The actual hours of dining hall service do not correspond to the listed hours. Food is served regularly at the stereotypical eating times of breakfast, lunch and dinner. Wander into a dining hall between such times and you will find a scant selection—nothing to accommodate the student with a busy schedule or an inconvenient time coming from Charles River. After 2:30 p.m., the majority of lunch foods are removed with the exception of a salad bar that has been exposed to the air all day, a few non-perishable staples and an occasional slice of stale, oily pizza. You will then have to wait until 5 p.m. to find that same entree from lunch, reheated and possibly served in a new sauce, on a good day—unless of course you have the fortune to visit on a parents’ weekend when a half-hearted attempt is made.
Another issue with Sodexo dining is the taste, which is repulsive. Now, this is not the fault of Sodexo employees, who do the best they can with their limited ingredients and exploitative wages. It is rather a systemic issue in which Sodexo, as a business strategy, makes an effort to extort the highest possible prices from students for the cheapest possible food. Now again, we realize we are in college and are not expecting a meal prepared by Gordon Ramsay, but we can distinguish food fit for kennels and food that should be served to human beings. Let’s start with the dishes that are typically served. The pasta station gives the option of an overly fatty alfredo sauce that sits out for so long that you can see the fats separating from the dairy, or a bolognese sauce so thin and watery you can hardly tell anything has solidified over the six-plus hours it has been out. The grilled food station has chicken that was on the griddle long enough to dry and cure the meat, you can taste the cancer as you swallow the burnt crisps that scratch at your throat.
When it comes to the “specials” of the day: Sodexo cycles between serving “South American” food, which is just brown rice from lunch turned red for dinner with a dash of paprika, and serving brisket that is one part indestructible mystery meat and two parts salt. As for vegetarian dishes, they commonly serve either a hodgepodge of flavorless green and yellow squash or random partially boiled vegetables minus the seasonings. We could go on ad infinitum, but our favorite yet is orange quinoa (which is presumably quinoa cooked in orange juice)—and spoiler alert, it actually tastes worse than it sounds.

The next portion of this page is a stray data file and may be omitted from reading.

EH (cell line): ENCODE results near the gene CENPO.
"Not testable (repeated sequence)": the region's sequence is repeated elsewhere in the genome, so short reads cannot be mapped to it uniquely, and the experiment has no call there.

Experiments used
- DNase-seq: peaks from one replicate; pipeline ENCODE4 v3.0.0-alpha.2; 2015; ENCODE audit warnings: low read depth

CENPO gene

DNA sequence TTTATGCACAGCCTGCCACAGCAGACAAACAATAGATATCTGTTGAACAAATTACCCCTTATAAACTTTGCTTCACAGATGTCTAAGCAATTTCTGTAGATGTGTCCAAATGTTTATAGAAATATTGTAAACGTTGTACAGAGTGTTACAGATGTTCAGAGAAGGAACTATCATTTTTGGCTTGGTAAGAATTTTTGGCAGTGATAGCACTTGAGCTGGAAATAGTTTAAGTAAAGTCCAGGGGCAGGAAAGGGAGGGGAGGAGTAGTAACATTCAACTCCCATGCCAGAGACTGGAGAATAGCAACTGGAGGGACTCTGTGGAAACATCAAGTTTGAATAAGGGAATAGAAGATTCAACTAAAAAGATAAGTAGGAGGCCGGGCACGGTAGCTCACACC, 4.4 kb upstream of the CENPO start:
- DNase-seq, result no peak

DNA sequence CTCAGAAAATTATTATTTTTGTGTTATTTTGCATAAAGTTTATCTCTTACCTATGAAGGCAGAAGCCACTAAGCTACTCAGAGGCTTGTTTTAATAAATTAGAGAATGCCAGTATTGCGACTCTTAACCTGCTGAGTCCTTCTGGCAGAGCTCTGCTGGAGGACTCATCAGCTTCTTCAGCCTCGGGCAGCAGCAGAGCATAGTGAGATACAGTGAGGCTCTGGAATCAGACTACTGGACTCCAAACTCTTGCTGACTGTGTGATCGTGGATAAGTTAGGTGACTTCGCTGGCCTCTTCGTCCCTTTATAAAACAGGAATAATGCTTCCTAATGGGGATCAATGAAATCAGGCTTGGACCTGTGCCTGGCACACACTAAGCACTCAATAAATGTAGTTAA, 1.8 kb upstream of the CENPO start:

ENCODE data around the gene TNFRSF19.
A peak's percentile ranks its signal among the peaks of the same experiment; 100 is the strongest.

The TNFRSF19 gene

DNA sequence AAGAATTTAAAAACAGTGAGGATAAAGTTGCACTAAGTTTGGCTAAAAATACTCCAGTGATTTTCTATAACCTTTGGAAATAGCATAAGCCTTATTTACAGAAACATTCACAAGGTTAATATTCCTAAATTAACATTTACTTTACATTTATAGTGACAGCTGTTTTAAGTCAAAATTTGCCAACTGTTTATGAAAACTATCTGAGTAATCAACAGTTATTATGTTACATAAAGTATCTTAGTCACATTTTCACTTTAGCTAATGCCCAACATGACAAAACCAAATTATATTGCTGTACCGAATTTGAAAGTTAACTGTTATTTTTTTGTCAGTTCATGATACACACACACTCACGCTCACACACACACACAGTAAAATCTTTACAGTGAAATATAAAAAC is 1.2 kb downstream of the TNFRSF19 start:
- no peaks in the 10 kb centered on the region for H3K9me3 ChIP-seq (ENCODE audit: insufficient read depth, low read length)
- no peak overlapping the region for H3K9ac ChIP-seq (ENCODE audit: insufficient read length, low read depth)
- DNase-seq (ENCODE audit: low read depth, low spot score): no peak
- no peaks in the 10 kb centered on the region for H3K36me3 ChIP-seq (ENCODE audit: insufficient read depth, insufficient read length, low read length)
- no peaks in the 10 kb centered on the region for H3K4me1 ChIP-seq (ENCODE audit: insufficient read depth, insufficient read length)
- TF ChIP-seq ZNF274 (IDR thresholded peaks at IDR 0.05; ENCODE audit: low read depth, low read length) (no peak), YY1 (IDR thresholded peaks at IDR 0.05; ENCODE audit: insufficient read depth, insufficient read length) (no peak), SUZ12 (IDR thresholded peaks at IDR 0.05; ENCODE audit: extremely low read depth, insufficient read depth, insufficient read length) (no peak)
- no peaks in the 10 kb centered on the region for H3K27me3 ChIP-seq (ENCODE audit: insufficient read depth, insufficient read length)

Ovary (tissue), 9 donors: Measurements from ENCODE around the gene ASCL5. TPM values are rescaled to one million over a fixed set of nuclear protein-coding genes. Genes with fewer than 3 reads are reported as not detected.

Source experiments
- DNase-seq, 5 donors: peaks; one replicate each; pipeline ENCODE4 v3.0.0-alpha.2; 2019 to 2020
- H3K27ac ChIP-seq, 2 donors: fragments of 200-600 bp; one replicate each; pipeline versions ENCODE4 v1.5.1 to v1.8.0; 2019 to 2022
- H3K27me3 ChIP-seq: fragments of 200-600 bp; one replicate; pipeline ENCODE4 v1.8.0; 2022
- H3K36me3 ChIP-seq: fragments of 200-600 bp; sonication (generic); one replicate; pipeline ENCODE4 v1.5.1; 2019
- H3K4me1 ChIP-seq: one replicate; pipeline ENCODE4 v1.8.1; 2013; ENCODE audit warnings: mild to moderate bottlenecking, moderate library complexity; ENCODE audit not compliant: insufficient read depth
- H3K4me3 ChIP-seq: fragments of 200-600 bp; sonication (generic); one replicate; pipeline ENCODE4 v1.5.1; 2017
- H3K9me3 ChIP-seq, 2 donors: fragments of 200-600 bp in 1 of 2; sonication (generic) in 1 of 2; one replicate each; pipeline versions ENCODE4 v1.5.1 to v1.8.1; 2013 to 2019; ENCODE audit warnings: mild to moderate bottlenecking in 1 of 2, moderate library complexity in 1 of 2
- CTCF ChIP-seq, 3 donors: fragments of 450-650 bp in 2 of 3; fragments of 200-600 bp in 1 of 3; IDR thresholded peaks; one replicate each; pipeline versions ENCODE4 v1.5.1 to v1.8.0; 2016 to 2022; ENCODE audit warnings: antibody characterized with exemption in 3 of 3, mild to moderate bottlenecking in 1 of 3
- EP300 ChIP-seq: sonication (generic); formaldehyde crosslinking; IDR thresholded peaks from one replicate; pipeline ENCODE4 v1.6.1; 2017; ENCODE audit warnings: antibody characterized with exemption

Now for the health. Our bias is obvious, so we turn to an independent health review of Sodexo written one year ago by DeeAnne Oldham and approved by a team of doctors, and the food has certainly not improved in the time since then. Her report gave Sodexo an F, writing her short answer as, “Sodexo is not healthy. They are a mass-produced food service company with great marketing. The food may sound healthy, but it is heavily processed and high in carbohydrates, fat and chemicals.” And her review of Sodexo practices included the re-use of old food items in new dishes, something we are all too familiar with if we are unfortunate enough to visit a dining hall twice in one day, or even two days in a row.
Brandeis has sold out to a corporate prison supplier to feed its students, and uses the monies there gathered to fund aesthetic renovation—Brandeis being more concerned with superficial looks than the quality therein. Perhaps the underlying plan is to attract more donors to fund the school, but it is a myopic plan to stiff the students, poison their food and then wonder in 30 years why none of them want to donate. Our unwilling donation was in the form of the mandatory meal plan we do not intend to use. Brandeis should expect nothing after extorting its students.